Recombinant DNA Cloning Introduction
Recombinant DNA cloning technology overview
Plasmid vector design
DNA / Gene Cloning procedure
Recombinant DNA (rDNA) is the artificially recombined DNA sequences or Chimera sequences that don’t exist naturally. It is normally produced by cloning of DNA sequence into plasmids. Recombinant DNA cloning technique was first proposed by Peter Lobban in the early 1970s. He came up with an idea to use G’s / C’s and A’s and T’s for cohesive ends to join two pieces of DNA together. Later, this technique was realized by several papers which discussed the ability to create variety of recombinant DNA by joining two DNA molecules together. In 1974, some scientists signed the Berg letter to address the potential safety issues regarding the recombinant DNA cloning and the moratorium letter entitled "Potential biohazards of recombinant DNA molecules” was published on Science 1974, 185:303 (July 26, 1974). With the discovery and application of restriction endonucleases that make cohesive ends of DNA fragments much easier, the DNA cloning technique eventually became a common molecular biology technique for most biology laboratories.
Plasmids are small circular DNA molecule with a single origin of replication that can propagate in bacterial host. Some plasmids are copied at the same rate as the host chromosome replication and may have single copy of the plasmid in the cell. Some plasmids may replicate at higher rate than host chromosome and therefore produce multiple copies of plasmids in the host cell. To design plasmid vector best suitable for certain applications, one has to choose carefully the DNA sequence, replication origin, selection marker such as antibiotic resistant genes, and bacterial strain.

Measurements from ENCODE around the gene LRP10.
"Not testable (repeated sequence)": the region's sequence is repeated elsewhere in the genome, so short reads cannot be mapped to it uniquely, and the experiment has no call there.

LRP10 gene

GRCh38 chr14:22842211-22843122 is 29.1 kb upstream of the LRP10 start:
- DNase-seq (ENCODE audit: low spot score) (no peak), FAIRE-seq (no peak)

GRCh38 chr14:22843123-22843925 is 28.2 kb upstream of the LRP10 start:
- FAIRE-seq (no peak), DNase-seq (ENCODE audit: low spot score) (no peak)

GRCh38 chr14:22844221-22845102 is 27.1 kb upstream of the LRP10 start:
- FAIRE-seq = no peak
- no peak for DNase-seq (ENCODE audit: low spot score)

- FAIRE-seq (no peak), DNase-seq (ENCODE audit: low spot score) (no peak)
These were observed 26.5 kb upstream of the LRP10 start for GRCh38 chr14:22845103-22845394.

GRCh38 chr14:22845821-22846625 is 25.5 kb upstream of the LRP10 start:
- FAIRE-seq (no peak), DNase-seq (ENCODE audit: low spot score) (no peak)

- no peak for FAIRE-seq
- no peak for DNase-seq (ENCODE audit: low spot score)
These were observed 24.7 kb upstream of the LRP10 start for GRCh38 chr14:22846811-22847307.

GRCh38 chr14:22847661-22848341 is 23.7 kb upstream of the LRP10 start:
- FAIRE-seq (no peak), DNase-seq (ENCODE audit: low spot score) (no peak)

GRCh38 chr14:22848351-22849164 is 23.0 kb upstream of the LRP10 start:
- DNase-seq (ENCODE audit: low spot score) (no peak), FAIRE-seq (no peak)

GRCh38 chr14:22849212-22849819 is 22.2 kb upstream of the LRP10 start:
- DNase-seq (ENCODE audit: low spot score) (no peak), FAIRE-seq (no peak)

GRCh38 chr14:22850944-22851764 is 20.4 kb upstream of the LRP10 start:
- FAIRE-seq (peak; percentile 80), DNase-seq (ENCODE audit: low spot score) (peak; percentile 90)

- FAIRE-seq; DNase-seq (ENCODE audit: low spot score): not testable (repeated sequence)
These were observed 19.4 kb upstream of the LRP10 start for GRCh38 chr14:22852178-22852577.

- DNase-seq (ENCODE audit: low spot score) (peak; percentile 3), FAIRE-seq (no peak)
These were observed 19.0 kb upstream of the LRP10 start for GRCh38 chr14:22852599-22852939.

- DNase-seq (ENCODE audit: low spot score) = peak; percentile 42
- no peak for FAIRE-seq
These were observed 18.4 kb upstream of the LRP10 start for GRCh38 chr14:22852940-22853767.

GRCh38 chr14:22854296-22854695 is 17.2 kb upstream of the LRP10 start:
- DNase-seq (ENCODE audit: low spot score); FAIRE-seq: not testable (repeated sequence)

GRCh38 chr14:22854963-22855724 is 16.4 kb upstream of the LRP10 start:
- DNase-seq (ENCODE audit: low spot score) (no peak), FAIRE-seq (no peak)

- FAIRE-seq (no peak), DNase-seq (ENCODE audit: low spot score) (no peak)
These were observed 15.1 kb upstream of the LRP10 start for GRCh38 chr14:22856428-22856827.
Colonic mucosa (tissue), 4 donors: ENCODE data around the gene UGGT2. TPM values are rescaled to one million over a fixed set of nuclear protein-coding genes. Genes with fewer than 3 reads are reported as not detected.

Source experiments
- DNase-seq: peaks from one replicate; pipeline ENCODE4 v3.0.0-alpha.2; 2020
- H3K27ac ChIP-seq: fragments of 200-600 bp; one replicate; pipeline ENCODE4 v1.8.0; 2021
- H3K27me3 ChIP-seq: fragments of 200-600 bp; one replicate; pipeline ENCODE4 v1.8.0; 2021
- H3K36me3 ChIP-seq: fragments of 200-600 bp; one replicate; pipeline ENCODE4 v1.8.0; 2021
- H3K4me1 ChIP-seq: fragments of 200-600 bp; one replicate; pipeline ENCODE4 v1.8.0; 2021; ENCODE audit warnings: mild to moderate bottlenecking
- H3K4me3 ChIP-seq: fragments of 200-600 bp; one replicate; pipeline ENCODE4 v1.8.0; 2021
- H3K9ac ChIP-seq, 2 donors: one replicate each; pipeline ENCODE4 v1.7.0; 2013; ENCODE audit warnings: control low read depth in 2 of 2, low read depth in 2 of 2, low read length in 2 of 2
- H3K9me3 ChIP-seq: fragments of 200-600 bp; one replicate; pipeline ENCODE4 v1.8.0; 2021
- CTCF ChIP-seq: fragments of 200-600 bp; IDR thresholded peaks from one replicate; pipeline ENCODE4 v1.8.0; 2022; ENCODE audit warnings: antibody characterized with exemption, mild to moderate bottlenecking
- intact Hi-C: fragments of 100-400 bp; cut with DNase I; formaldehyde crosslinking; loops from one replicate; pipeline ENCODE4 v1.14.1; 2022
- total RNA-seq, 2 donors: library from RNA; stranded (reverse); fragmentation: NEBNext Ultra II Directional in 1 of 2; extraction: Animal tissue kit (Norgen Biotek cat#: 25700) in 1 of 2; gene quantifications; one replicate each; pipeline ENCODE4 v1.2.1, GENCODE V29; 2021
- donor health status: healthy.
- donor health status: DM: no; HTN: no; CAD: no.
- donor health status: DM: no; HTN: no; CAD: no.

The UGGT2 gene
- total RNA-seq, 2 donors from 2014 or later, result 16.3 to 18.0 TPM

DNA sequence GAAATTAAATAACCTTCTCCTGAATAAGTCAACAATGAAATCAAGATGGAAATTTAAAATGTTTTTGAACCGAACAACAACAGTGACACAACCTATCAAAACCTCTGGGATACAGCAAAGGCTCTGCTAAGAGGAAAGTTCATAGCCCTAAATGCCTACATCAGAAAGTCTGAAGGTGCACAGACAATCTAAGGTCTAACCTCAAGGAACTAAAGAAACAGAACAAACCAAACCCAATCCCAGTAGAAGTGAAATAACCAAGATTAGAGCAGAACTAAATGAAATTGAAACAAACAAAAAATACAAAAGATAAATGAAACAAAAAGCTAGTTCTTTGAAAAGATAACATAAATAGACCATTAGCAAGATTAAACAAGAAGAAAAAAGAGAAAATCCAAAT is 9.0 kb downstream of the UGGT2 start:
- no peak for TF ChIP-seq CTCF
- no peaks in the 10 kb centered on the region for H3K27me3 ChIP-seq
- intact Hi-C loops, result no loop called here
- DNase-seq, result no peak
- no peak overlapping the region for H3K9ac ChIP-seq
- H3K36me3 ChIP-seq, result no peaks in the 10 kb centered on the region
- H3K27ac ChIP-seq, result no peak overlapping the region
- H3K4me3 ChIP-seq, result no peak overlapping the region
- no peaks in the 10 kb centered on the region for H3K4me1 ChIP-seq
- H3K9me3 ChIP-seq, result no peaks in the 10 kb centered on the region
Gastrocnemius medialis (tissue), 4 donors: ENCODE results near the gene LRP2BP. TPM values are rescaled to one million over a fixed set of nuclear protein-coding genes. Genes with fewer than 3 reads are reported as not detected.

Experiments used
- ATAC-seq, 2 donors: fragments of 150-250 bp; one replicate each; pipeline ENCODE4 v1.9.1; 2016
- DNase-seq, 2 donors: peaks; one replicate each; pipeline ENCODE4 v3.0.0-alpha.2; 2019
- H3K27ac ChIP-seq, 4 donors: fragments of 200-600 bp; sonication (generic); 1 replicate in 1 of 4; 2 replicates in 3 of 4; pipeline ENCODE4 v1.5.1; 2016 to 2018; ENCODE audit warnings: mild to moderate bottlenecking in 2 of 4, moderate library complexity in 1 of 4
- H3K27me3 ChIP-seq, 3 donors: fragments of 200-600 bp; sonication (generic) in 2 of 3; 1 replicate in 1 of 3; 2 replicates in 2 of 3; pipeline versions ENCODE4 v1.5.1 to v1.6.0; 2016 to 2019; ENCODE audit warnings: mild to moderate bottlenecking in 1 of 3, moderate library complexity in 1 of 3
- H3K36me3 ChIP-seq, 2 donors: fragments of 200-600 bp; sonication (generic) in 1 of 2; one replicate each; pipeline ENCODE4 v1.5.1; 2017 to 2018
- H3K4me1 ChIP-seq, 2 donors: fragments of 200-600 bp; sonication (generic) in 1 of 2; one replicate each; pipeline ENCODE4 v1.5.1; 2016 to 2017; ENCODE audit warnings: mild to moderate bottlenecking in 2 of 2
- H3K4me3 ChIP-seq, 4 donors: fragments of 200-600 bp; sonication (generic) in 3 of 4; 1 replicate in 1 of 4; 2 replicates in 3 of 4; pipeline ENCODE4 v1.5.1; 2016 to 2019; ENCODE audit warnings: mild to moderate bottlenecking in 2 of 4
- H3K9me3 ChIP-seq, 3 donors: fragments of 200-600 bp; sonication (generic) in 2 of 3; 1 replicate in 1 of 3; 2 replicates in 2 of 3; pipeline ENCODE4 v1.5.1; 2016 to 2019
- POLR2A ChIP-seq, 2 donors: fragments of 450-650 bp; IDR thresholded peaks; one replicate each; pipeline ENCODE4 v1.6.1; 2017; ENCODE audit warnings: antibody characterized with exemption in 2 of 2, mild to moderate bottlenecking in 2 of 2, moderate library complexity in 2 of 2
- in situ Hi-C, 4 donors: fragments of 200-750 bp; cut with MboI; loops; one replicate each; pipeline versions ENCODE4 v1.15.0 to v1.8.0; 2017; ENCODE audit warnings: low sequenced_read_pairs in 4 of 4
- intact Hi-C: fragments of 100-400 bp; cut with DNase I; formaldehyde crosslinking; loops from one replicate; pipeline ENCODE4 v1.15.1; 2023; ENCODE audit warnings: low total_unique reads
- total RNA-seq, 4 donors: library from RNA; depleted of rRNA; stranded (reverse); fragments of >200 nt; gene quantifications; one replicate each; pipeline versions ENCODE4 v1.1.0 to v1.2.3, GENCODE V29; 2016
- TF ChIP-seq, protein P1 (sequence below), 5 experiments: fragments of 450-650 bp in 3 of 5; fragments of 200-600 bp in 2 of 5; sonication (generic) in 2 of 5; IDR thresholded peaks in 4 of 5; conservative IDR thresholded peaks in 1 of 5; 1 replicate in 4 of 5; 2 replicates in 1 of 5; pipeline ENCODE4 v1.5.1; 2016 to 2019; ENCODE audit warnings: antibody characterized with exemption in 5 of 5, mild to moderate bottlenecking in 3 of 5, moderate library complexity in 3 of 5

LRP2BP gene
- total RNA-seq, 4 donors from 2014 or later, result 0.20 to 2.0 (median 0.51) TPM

Few factors to be considered before choosing the vector molecules:
- capacity for long foreign DNA
- copy number of plasmids
- required host range
- availability of vector borne promoter
- selection for insertion
- requirement of ssDNA or RNA
- subcloning, transcription, restriction enzyme mapping and other considerations.
Cleaving and Joining DNA Molecules
The DNA molecule is a long thin thread sufficiently rigid to be broken by shear forces in solution. Such forces include sonication by ultrasound, mechanical stirring. The sheared DNA sequences occur at random position in terms of DNA sequence. DNA can also be cleaved by non-specific endonucleases such as DNAase I. DNAase I cut DNA molecule in an random way. DNA cleaved by both mechanical cleavage and non-specific endonucleases cleavage need to be repaired before the cloning step.
Prior to 1970 no method was available to cut DNA molecule in specified positions until the finding and application of restriction endonucleases (RE). Restriction enzymes are classified in three classes according to their gene organization and the mode of action. General speaking, the specificities of the restriction enzymes are determined by 3 parameters, namely the DNA recognition sequence, the position of the cleavage sites (blunt or cohesive ends), and methylation influency.
After cutting DNA molecules with restriction enzyme, they can be joined by mainly three methods.
1. DNA ligase for cohesive ends joining.
2. T4 DNA ligase for blund ends joining.
3. Terminal deoxynucleotidyl transferase to synthesize homopolymeric 3' ss tails at the ends of the DNA fragments.
Introduction of recombinant DNA in host cells can be achieved by transformation.
General Cloning Strategies
There are several factors need to be considered to chose the cloning methods:
- simplicity and feasibility of DNA manipulation
- need to produe cleavable joints
- influence upon transcriptional or translational read through.
D. A. Jackson, R. H. Symons, and P. Berg, "Biochemical methods for inserting new genetic information into DNA of Simian Virus 40: Circular SV40 DNA molecules containing lambda phage genes and the galactose operon of Escherichia coli," Proceedings of the National Academy of Sciences [PNAS] 1972, 69:2904.
- Molecular Biology